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What comes into your mind when you think of Thailand? The movie Hangover? Delicious Thai street food? The infamous lady boys? Fabulous shopping paradise? Well, there more to it than just these.

Known as the Land of Smiles, the Kingdom of Thailand is 50th largest country in the world, the 12th largest in Asia and the 2nd largest country in South East Asia.

So why is it called the Land of Smiles? Well, Thailand is called the Land of Smiles because generally, Thai people do smile a lot. Just like there are 50 words for snow in the Eskimo language, there are thirteen types of “smiles” or “yim” in the Thai language.

As one of the five Asian Tiger Cub Economies, Thailand is an attractive location for foreign investors. According to the Doing Business Report 2017 by the World Bank, Thailand is ranked 46th in the world and 5th in East Asia & Pacific for its ease of doing business. Thailand is also the 2nd largest economy in Southeast Asia after Indonesia. It has the 2nd largest international reserves (*2013 figure) in Southeast Asian after Singapore. In terms of external trade volume, Thailand ranks second in Southeast Asia just after Singapore. With a growing economy, a booming tourism and medical tourism industry, you can imagine the importance and influence that the Thailand and Thai language have on businesses across borders!

The national and official language of Thailand is Thai and it is spoken daily by approximately 80% of the 68 million residents in this Southeast Asian country. Although English is the most common foreign language in Thailand, and English is taught in school in Thailand but outside of Bangkok, the capital of Thailand, the language becomes quite useless as more Thai people are more comfortable with the use of their own language.

Mostly considered as an “uninflected, primarily monosyllabic, tonal language”, the Thai language has gone through various historical sound changes. Over half of its words are borrowed from Pali, Sanskrit and Old Khmer. Some significant changes in terms of consonants and tones occur between Old Thai spoken when the language was first written. However, since its introduction during the third Sukhothai period by King Ramkhamhaeng, written Thai has seen little change.

Does this mean that the Thai language is difficult to learn? To most, the answer is a resounding yes! Being a unique language, the tricky parts of this language are the writing system and tones. The Thai alphabet has 44 consonants and 32 vowels, which may sound unmanageably large.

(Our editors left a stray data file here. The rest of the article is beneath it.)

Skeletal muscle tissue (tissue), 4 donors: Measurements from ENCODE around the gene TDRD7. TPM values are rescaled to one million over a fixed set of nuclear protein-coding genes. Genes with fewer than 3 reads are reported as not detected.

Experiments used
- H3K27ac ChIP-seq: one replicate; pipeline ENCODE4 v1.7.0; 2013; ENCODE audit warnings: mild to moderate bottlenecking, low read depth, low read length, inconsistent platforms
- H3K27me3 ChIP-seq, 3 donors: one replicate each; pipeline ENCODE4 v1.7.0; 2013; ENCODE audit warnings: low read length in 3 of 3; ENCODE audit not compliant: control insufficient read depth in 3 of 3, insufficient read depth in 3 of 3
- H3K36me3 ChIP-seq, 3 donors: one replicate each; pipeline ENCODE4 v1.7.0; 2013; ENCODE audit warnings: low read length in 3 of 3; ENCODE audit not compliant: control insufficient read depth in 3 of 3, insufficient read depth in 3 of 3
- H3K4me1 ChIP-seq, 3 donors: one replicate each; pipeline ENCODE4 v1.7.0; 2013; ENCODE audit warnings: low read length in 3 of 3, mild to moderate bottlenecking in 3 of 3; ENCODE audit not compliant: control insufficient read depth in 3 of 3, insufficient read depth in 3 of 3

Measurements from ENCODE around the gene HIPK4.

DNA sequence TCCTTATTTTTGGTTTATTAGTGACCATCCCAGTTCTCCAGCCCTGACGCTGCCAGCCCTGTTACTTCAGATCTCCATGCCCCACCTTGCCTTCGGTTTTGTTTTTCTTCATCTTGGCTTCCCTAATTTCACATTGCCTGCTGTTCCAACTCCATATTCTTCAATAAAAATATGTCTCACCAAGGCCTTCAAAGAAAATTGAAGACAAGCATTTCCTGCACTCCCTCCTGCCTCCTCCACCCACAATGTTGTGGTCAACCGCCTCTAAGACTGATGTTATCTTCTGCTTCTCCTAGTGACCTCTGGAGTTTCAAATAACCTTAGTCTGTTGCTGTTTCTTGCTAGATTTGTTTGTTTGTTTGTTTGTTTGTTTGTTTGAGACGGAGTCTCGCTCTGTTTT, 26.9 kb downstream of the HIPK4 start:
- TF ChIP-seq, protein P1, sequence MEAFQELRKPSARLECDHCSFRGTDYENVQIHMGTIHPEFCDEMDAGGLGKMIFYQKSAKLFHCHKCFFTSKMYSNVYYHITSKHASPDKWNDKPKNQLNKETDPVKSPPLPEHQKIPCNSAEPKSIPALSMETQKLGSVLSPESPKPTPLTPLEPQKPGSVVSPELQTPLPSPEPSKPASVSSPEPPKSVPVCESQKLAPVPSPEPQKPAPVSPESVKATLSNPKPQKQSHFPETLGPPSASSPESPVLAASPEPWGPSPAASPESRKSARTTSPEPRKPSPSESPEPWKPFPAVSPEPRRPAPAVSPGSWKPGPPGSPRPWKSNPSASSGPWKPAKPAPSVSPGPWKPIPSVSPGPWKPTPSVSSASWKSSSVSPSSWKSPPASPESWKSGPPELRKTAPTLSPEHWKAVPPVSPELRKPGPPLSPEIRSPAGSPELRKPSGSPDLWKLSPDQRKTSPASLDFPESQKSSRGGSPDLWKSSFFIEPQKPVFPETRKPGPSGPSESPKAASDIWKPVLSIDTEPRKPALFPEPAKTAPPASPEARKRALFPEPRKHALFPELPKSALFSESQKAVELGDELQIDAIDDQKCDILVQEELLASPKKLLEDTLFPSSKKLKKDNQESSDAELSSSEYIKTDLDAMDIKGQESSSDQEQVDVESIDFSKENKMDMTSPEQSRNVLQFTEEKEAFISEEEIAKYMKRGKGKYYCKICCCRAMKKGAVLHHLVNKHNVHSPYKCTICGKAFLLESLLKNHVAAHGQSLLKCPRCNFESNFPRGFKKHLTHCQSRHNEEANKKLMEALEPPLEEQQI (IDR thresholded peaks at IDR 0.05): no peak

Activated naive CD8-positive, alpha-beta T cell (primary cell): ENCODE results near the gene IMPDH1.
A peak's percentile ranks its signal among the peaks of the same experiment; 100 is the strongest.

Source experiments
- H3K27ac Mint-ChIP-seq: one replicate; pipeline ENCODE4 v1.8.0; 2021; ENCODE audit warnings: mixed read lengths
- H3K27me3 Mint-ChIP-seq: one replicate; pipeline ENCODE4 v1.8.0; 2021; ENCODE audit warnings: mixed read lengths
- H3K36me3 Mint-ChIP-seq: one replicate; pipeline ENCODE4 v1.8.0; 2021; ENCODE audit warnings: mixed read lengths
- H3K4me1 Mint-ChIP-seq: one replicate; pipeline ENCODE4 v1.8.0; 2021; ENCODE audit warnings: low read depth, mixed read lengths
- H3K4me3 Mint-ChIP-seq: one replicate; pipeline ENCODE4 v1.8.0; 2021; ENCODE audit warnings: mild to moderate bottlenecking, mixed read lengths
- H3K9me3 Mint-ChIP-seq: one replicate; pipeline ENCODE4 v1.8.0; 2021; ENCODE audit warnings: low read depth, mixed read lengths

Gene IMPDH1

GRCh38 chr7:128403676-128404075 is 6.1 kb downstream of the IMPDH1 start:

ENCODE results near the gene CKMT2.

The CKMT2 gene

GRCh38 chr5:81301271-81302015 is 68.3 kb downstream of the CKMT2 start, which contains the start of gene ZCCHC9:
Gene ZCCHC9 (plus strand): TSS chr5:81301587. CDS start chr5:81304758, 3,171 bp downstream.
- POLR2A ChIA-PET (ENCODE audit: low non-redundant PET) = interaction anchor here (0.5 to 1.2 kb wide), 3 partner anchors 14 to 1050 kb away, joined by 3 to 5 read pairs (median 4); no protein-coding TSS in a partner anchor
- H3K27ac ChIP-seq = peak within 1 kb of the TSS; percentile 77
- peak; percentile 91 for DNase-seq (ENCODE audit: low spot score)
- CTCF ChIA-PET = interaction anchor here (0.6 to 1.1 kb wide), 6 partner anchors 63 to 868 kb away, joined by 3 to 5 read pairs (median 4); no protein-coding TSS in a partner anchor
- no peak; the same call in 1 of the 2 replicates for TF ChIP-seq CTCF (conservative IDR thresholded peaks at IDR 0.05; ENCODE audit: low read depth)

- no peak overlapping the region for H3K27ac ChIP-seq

The easy part of picking up this language for some could be the short and long versions of most vowels. The Thai language is less strict on the rules of grammar compared to English. In this case, what is the challenge of translating Thai to English, and vice versa?

The challenge involves the placement of the Thai letters. In a Thai document, you will notice that there are no spaces between the letters nor are punctuations used. Vowels may be anywhere, either above or below the consonants. There are no capital letters or articles for easy identification. Adjectives and adverbs can also be anywhere, and there is no set sentence structure to go by. There is no change in the Thai words to reflect different tenses or change of singular to plural.

Can you believe that all those mentioned above are just the tip of the iceberg??!!

Yes. There are much more things to consider than just getting someone who knows Thai to handle translation from English into Thai and from Thai into English for you. It is an incredibly tedious process that must take into account the local touch, cultural sensitivity and keeping up with the latest development in the language and its acceptable slangs.

It is about getting the right quality people with enough training and professional experience to produce translations that are fit for its purpose.

With more than 2 decades of experience in providing English to Thai, Thai to English and all Thai related translation services, we can share this valuable experience with you.

With our ISO 17100 certification, you know your translations are in good hands. You can now leave the tedious task of translation to our professional team of linguists and project managers, while leaving you with more time to do what matters most to you.

Thai translation is definitely our forte as Lingua Technologies International has an affiliate branch in Bangkok, the capital of Thailand.. When you work with us for your Thai translation requirement, you know you are getting expert advice and solutions from the source.

Contact us now at +65 6570 0138 or fill up our web inquiry form immediately. We are ready to share our experience with you.

Source:

http://www.thai-language.com/ref/overview

https://en.wikipedia.org/wiki/Thai_language

https://asialinkbusiness.com.au/country/thailand

https://en.wikipedia.org/wiki/Economy_of_Thailand

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